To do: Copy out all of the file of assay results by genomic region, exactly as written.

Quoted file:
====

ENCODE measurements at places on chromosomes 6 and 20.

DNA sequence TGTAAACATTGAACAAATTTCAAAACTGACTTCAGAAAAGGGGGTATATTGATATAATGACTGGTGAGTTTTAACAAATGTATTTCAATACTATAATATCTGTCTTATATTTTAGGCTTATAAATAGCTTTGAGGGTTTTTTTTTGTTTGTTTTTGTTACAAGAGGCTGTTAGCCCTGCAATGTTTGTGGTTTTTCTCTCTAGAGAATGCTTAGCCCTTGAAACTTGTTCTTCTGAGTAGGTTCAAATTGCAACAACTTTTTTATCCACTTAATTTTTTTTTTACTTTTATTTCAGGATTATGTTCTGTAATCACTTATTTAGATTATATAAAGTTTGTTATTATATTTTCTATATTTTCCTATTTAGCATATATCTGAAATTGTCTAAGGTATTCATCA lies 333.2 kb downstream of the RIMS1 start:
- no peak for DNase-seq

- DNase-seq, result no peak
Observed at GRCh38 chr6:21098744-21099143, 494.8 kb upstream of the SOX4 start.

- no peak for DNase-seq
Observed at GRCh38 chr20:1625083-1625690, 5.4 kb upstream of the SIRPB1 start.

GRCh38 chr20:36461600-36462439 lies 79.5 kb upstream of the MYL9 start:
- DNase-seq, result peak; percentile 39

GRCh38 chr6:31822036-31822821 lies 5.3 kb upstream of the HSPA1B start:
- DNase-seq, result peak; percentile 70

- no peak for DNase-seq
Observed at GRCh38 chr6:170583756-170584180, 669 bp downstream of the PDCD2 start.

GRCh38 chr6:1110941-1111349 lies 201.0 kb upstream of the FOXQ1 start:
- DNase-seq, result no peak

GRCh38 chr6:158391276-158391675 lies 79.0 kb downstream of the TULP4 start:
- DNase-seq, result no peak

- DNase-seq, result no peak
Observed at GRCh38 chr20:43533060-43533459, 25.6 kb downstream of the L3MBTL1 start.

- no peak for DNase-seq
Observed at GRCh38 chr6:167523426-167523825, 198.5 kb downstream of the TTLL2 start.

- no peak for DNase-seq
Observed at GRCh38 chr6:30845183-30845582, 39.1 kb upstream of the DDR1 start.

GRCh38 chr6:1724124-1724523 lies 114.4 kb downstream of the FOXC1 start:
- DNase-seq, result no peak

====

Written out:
ENCODE measurements at places on chromosomes 6 and 20.

DNA sequence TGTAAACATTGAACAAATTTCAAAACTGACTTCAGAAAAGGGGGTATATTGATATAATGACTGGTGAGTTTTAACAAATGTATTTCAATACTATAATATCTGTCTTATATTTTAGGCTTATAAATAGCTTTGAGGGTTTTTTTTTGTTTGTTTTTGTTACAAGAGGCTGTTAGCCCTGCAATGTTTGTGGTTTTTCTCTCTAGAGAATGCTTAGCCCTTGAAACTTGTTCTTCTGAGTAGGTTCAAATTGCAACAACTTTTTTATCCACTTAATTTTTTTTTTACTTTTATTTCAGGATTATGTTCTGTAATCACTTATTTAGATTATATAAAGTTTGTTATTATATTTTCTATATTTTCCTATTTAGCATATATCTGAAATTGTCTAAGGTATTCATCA lies 333.2 kb downstream of the RIMS1 start:
- no peak for DNase-seq

- DNase-seq, result no peak
Observed at GRCh38 chr6:21098744-21099143, 494.8 kb upstream of the SOX4 start.

- no peak for DNase-seq
Observed at GRCh38 chr20:1625083-1625690, 5.4 kb upstream of the SIRPB1 start.

GRCh38 chr20:36461600-36462439 lies 79.5 kb upstream of the MYL9 start:
- DNase-seq, result peak; percentile 39

GRCh38 chr6:31822036-31822821 lies 5.3 kb upstream of the HSPA1B start:
- DNase-seq, result peak; percentile 70

- no peak for DNase-seq
Observed at GRCh38 chr6:170583756-170584180, 669 bp downstream of the PDCD2 start.

GRCh38 chr6:1110941-1111349 lies 201.0 kb upstream of the FOXQ1 start:
- DNase-seq, result no peak

GRCh38 chr6:158391276-158391675 lies 79.0 kb downstream of the TULP4 start:
- DNase-seq, result no peak

- DNase-seq, result no peak
Observed at GRCh38 chr20:43533060-43533459, 25.6 kb downstream of the L3MBTL1 start.

- no peak for DNase-seq
Observed at GRCh38 chr6:167523426-167523825, 198.5 kb downstream of the TTLL2 start.

- no peak for DNase-seq
Observed at GRCh38 chr6:30845183-30845582, 39.1 kb upstream of the DDR1 start.

GRCh38 chr6:1724124-1724523 lies 114.4 kb downstream of the FOXC1 start:
- DNase-seq, result no peak